Close-up of river in Rothbury, Northumberland

The murderer, Raoul Moat, was also drawn to our village to relive his childhood memories – after shooting three people and instigating Britain’s biggest ever manhunt. For six days he hid in fields, forests and the storm drains beneath our homes, recording his every thought on a dictaphone. I was working as a waiter in the village hotel on the night the manhunt concluded. While Moat sat against a tree by the river with a shotgun in his mouth, I served pasta to a wedding party some 400 yards away. Police informed us that nobody was allowed to leave. Tabloid photographers offered us cash to let them go to the staff quarters on the fourth floor and take photos of Moat’s final moments. We said no to them all, instinctively. It felt like something strangely sacred was happening. He died at 1.09AM, a hundred yards from the stepping stones, where Grandad once saved a boy called David from drowning. At 3AM, I walked home in the rain and mist with a pizza box in my hands, past armed police holding MP5 sub-machine guns and looking like statues.

Cows in a field near Rothbury, Northumberland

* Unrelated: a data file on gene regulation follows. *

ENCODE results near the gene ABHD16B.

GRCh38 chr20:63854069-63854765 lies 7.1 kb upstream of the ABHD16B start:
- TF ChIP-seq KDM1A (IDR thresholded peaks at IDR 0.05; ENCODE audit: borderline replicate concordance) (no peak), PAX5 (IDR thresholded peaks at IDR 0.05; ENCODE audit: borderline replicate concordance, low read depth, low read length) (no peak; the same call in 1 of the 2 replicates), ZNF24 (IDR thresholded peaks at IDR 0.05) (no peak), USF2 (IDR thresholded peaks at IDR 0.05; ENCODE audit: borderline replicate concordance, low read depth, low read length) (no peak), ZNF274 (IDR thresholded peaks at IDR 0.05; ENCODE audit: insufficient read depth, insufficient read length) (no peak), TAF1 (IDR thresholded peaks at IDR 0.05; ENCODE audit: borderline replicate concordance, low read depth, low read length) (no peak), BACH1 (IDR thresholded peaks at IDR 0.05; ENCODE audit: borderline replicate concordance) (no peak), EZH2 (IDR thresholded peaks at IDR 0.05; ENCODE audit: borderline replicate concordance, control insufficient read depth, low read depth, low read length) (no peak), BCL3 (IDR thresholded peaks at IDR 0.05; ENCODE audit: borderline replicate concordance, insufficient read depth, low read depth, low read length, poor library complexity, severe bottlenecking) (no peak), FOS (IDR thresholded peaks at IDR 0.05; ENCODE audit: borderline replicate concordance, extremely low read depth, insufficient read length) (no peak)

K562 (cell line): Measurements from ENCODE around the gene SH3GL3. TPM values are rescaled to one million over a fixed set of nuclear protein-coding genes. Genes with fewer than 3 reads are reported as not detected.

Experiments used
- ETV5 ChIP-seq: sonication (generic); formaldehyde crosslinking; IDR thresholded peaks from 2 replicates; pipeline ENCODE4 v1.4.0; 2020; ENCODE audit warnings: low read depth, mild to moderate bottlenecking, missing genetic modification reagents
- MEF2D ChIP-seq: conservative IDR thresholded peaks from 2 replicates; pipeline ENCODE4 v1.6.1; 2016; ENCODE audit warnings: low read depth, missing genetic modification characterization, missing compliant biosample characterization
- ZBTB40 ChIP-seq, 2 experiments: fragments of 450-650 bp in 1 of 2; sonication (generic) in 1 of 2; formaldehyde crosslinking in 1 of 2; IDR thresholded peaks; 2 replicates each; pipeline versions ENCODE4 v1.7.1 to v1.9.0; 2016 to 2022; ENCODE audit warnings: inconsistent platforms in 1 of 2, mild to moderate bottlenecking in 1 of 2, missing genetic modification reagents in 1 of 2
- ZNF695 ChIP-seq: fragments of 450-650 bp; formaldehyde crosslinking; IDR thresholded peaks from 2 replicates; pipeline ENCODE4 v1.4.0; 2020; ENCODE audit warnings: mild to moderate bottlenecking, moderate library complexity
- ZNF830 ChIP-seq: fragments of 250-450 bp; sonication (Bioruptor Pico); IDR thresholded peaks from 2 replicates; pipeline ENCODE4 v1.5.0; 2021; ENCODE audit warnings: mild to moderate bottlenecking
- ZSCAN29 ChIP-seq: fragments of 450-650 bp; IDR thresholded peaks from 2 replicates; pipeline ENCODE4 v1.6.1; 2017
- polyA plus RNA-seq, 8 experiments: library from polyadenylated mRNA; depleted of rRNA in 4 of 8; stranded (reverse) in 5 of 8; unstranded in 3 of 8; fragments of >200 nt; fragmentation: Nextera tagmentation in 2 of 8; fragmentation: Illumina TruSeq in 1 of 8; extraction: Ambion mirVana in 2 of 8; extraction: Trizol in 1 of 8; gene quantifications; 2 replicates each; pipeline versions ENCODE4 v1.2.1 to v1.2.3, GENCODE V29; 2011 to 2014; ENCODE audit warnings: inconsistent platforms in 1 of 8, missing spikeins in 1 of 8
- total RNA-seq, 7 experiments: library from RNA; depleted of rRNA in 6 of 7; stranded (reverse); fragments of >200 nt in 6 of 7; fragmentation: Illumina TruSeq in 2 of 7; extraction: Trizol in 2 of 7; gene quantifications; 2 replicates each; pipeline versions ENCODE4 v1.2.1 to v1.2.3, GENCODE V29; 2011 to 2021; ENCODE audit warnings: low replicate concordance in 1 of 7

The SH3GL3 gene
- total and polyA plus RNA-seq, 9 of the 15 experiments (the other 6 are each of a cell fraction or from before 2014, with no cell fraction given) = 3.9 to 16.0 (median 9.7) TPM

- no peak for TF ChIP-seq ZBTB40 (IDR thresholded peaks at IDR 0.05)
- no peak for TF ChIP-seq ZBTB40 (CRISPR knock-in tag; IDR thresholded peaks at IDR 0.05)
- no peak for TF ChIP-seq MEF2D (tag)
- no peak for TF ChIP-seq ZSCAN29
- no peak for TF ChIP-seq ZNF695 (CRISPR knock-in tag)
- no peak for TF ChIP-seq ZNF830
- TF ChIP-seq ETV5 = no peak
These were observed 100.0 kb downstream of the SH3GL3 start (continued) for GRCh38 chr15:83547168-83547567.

The incident shocked everyone, but bad things have always happened in Northumberland, amidst the rolling beauty. From Roman invasions to Viking attacks to murderous raids by Border Reivers, death lurks in these wild borderlands like a rustle in the bushes. My childhood memories are painted with stillborn lambs, mixy-struck rabbits perplexed on the roads seemingly waiting for cars to kill them. The moles never saw me but I saw them, hanging from the barbed wire fence at the big house where  grandad was the gardener, strung up and displayed like decorations. The mole man, after all, was paid per mole. I recall whispered conversations about farmers shooting themselves and “See someone else got flattened on the moors? When are they gonna sort that crossroads?” I have pungent flashbacks of my school bus driving past smoking towers of dead cows as they burned during the foot and mouth outbreak of 2001, like small volcanoes, like the remnants of some human versus animal war raging nearby.